If it exists, is there header file to include?

This code results in a compilation error:

int main() {
    byte b = 2; // error
  • 17
    It's called char. Nov 16, 2013 at 22:25
  • 14
    @Ben char is necessarily one byte. It's just that a byte isn't necessarily 8 bits. Nov 16, 2013 at 22:30
  • 5
    @Ben: You're apparently not familiar with the more exotic platforms in existence. A byte is certainly not defined to be 8 bits, regardless of the fact that 8 bit bytes are predominant. That's why we have CHAR_BIT. I have worked on more than one embedded system where bytes are not 8 bits in length. A char is defined to have a size of 1, so yes, a char is always a byte. Nov 16, 2013 at 22:35
  • 15
    @Ben: The C and C++ standards unambiguously define a "byte" as the size of a char, which is at least 8 bits. The term "byte" may be defined differently in other contexts, but when discussing C or C++ it's better to stick to the standard's definition. Nov 17, 2013 at 1:03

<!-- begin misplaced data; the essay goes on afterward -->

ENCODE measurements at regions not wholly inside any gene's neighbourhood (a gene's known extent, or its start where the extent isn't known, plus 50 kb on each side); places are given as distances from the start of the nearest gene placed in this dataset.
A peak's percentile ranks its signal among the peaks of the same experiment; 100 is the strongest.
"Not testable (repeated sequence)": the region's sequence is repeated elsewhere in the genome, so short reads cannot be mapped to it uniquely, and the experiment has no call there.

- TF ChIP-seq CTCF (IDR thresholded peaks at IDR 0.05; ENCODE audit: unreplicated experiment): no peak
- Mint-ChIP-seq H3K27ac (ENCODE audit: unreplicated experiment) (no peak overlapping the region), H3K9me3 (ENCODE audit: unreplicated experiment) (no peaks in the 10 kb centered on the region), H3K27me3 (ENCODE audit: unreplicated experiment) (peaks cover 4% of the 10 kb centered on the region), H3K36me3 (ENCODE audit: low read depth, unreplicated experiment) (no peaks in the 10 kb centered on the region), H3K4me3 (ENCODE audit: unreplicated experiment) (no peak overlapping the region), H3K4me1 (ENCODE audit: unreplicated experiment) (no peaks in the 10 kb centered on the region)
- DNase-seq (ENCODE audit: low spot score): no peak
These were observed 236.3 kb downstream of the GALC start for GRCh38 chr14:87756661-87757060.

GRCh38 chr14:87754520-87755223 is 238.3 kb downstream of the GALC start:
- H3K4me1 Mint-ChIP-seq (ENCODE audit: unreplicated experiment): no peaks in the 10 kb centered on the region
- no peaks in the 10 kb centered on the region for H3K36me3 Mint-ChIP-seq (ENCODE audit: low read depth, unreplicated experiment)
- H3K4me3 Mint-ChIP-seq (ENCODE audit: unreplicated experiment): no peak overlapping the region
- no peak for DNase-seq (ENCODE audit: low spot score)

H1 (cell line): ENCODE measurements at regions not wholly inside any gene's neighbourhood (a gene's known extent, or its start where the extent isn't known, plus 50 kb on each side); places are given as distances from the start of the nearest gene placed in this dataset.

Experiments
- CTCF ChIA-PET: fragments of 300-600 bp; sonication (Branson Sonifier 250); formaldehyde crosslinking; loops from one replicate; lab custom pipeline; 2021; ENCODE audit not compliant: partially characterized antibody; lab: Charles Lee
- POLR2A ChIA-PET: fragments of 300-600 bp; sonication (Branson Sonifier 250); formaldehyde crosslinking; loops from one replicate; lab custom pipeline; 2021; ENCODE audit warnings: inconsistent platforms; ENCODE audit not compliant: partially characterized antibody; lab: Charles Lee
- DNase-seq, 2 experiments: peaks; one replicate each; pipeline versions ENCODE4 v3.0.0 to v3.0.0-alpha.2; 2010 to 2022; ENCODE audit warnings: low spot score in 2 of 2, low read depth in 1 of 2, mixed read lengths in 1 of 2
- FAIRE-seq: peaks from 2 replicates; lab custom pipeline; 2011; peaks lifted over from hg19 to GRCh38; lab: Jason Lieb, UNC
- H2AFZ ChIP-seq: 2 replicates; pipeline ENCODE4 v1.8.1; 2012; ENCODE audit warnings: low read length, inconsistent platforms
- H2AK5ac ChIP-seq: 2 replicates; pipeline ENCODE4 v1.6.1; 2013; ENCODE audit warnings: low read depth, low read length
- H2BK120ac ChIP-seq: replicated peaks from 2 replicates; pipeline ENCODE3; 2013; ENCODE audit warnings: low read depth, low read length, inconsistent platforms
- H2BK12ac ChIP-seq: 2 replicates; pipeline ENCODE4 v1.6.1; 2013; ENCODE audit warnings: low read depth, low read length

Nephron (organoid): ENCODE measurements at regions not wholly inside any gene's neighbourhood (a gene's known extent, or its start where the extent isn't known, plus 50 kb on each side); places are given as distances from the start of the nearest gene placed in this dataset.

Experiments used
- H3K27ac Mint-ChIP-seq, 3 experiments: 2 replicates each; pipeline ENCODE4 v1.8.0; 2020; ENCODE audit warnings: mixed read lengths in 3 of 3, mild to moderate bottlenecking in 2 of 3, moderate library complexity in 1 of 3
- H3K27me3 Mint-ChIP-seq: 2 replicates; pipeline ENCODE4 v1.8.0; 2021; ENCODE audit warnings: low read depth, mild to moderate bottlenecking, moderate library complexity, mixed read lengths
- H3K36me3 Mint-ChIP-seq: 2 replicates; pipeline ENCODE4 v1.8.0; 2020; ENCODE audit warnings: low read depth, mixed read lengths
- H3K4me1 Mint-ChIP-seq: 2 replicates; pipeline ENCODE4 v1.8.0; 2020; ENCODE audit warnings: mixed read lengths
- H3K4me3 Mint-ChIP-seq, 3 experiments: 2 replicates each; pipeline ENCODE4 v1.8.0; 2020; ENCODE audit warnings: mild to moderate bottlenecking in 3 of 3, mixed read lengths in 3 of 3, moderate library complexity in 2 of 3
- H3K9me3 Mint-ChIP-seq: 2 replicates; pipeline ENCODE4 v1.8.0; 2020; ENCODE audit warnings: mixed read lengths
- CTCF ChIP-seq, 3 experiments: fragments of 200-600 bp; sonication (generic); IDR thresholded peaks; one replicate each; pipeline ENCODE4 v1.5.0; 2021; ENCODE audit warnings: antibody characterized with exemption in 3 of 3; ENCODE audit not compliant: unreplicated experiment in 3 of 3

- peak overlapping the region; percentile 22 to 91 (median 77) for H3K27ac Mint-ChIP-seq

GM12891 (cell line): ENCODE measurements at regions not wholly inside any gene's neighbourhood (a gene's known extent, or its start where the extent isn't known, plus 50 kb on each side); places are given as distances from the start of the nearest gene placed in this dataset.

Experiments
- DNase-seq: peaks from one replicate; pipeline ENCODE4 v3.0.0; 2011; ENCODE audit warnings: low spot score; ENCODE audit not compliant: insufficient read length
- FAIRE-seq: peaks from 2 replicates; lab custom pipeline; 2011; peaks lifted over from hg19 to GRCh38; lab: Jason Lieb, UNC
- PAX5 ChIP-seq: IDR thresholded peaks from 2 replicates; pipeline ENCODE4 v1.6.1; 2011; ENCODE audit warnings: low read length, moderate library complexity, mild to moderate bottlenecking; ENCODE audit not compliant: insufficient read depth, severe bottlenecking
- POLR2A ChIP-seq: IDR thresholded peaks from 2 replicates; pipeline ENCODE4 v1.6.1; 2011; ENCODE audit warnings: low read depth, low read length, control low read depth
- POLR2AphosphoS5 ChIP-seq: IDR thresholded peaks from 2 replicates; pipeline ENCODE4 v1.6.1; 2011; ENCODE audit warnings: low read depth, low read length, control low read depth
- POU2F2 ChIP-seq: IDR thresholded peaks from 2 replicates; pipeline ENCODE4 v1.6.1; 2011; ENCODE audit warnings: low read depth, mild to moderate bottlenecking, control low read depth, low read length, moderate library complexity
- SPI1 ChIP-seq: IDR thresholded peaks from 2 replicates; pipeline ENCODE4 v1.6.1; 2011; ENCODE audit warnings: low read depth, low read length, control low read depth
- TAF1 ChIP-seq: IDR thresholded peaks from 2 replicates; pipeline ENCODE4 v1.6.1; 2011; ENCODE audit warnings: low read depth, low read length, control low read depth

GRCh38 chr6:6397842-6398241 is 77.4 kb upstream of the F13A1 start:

• 5
    OP, I'd reconsider your accepted answer. Really. Also, If a char is guaranteed to have size 1, why note write using byte = unsigned char and be done with it (like rmp's answer suggests)?
    – einpoklum
    Dec 21, 2015 at 10:56

10 Answers 10


No, there is no type called "byte" in C++. What you want instead is unsigned char (or, if you need exactly 8 bits, uint8_t from <cstdint>, since C++11). Note that char is not necessarily an accurate alternative, as it means signed char on some compilers and unsigned char on others.

  • 11
    Not quite. char, signed char, and unsigned char are three distinct types. char has the same representation as one of the other two. Nov 17, 2013 at 1:05
  • 3